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How to Promote a Festival: Event Branding, Marketing, and Social Media 

by | June 1, 2022

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  • The Sponsorship Collective has worked with over 1000 clients from every property type all over North America and Europe, working with properties at the $50,000 level to multi-million dollar campaigns, events and multi-year naming rights deals
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Before you dive in, if you are interested in festival sponsorship, check out these titles in our “sponsorship for festivals” series:

How to Plan a Festival the Complete Guide to Starting Growing and Perfecting Your Festival
Festival Activations to Make Your Next Event Amazing
What Activities to Have at Your Festival
Sponsorship for Festivals: What You Need to Know for Your Event to Be a Hit
What Companies That Sponsor Festivals Are Looking for in a Partnership

You could throw the best festival in the history of humankind, but if no one knows about it, does it even count? Festival promotions are integral in building brand awareness and generating enough ticket sales that your festival turns a profit. How do you promote a festival?

Here’s how to promote a festival:

  • Begin advertising and marketing early
  • Use the media
  • Find influencers
  • Host a contest or giveaway 

There’s a lot more to successfully promoting a festival than that, of course, and in today’s post, I plan on delving into all of it. I’ll elaborate on the above methods, discuss how to create a festival brand, talk about what goes into a marketing strategy, and provide plenty of promotional tips and suggestions.

Let’s dive right in! 

How to Promote a Festival 

Okay, so per the intro, I want to discuss some general tactics for promoting a festival. This section omits specifics on branding, marketing, and social media because those three topics will be the meat of this guide. 

Begin Advertising and Marketing Early

When your event is in its first or second year, no one necessarily knows if it’s coming back for another round next year. 

You cannot rest your laurels on the assumption that because your event happens every January 30th that people will automatically know. You have to remind them, and the earlier, the better. 

The recommendation is that you begin marketing and advertising at least eight weeks ahead of your event and certainly within the six-week mark.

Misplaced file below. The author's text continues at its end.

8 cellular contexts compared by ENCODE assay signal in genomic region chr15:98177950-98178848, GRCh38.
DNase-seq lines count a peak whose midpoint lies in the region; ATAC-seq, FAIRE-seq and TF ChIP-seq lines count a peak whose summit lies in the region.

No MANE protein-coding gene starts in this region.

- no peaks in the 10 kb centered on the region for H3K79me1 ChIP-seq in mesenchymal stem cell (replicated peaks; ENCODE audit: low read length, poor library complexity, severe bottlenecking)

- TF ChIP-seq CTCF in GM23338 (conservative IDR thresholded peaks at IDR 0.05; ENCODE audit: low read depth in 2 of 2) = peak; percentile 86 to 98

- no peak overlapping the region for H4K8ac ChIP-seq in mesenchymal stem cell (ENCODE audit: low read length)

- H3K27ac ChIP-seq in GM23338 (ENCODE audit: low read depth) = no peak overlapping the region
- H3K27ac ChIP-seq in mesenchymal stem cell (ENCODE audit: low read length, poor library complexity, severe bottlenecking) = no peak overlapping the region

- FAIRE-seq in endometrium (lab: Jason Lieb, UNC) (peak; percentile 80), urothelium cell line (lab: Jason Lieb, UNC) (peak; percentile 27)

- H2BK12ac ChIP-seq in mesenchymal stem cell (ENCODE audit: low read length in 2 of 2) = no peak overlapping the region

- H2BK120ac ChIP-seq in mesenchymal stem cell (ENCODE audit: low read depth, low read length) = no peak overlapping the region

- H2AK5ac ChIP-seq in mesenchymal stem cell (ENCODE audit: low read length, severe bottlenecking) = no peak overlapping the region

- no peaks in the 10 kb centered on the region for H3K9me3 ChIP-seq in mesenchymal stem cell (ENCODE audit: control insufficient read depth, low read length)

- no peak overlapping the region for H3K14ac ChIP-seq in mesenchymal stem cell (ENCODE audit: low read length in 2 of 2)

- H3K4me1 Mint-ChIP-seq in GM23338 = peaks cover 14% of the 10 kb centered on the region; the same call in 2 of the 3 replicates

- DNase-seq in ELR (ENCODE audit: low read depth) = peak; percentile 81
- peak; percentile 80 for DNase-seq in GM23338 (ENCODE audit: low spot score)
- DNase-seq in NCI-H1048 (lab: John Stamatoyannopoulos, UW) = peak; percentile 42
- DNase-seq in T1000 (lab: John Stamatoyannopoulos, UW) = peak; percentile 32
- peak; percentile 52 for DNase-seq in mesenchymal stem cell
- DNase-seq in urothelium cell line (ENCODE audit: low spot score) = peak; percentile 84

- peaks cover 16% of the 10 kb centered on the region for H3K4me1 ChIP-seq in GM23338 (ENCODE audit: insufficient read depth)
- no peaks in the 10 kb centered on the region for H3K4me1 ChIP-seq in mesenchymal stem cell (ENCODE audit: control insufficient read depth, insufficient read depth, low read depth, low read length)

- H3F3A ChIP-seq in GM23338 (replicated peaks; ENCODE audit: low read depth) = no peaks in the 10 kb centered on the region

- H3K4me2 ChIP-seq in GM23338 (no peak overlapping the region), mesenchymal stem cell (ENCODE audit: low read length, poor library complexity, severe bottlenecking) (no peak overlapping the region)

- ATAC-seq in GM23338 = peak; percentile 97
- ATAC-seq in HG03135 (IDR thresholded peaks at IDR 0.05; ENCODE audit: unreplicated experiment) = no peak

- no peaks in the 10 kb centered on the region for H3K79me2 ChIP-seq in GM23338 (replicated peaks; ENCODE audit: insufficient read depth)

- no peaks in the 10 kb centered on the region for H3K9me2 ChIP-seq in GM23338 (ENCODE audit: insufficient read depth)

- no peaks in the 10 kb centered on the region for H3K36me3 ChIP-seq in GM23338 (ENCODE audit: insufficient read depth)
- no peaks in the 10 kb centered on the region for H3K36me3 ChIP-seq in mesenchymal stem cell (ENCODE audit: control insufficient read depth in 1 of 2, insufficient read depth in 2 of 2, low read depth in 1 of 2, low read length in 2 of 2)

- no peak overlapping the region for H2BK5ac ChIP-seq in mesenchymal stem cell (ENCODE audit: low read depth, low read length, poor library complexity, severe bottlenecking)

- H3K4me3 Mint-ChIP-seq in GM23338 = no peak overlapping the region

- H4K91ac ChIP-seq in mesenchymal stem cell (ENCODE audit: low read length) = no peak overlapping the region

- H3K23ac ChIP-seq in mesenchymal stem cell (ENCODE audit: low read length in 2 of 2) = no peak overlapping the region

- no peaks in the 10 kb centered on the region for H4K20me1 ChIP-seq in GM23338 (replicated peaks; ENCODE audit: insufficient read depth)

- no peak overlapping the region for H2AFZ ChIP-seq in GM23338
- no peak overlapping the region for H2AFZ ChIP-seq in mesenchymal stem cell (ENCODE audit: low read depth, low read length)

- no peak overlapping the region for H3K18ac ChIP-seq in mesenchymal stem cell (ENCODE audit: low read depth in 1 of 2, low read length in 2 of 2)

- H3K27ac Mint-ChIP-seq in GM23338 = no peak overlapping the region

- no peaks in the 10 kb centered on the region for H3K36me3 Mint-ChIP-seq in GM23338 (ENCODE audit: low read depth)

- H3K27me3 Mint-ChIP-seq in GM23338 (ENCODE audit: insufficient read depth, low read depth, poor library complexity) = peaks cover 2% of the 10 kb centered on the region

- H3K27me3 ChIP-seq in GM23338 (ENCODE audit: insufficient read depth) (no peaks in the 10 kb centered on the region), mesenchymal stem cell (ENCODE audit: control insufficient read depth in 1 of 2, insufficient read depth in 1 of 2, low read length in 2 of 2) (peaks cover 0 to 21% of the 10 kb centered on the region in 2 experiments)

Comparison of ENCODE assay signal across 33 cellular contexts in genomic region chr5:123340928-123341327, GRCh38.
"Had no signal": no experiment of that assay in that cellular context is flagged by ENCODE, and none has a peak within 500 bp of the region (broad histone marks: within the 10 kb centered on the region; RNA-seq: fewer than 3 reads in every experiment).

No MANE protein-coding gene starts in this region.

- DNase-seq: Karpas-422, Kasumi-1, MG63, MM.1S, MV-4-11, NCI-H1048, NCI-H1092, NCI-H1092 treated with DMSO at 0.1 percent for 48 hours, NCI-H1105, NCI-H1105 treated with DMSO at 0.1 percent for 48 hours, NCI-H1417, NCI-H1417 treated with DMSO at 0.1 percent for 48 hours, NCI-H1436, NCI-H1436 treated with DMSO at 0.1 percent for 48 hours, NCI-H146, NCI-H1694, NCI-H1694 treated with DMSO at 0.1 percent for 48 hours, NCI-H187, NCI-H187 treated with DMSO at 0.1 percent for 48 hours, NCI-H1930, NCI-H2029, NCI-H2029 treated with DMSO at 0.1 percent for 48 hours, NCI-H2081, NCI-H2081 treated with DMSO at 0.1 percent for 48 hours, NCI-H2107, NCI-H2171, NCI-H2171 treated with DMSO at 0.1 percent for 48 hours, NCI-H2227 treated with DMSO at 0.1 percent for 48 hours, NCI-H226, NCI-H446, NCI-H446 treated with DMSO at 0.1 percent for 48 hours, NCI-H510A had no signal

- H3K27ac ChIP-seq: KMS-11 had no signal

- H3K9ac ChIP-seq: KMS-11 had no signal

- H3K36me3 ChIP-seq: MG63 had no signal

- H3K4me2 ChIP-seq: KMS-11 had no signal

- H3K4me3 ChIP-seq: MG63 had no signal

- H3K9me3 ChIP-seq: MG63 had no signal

Can you start earlier than two months away? Yes, but I would caution you against beginning too far in advance. 

According to marketing resource PPC Protect, in 2021, the average person sees 6,000 to 10,000 ads a day.

A general audience who sees your ad six months before your event has a very low chance of recalling the ad. 

Remember, marketing and advertising campaigns are not free. You do not want to needlessly waste dollars on an ad campaign that falls flat because you unveiled it too early! 

Use the Media to Your Advantage

If your wallet is reeling after spending on advertising and marketing, there are some free means of promotion you can take advantage of.

You can trust that the local press is going to cover your festival. 

If a news article helps you sell 100 more tickets, it’s worth it, especially–once again–since the promotion is free.

Right around festival time, you are going to be busier than ever. You’ll be slammed, let’s be real. Even so, now is no time to become a shut-in.

If you get media requests for interviews, whether that’s on the local television news station or in a newspaper, accept the request. 

Each interview you accept is further free promotion for your festival! 

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Find Influencers

You know who your target audience is. What kind of influencers does your target audience listen to? 

Are any of those influencers people who would be interested in your festival, be it a music fest or an arts and culture festival?

If you answered yes to that latter question, then try to work with that person. 

Whether they have a huge following on Instagram, YouTube, or even through their own blog, partnering with an influencer is a great way to get further free promotion for your event.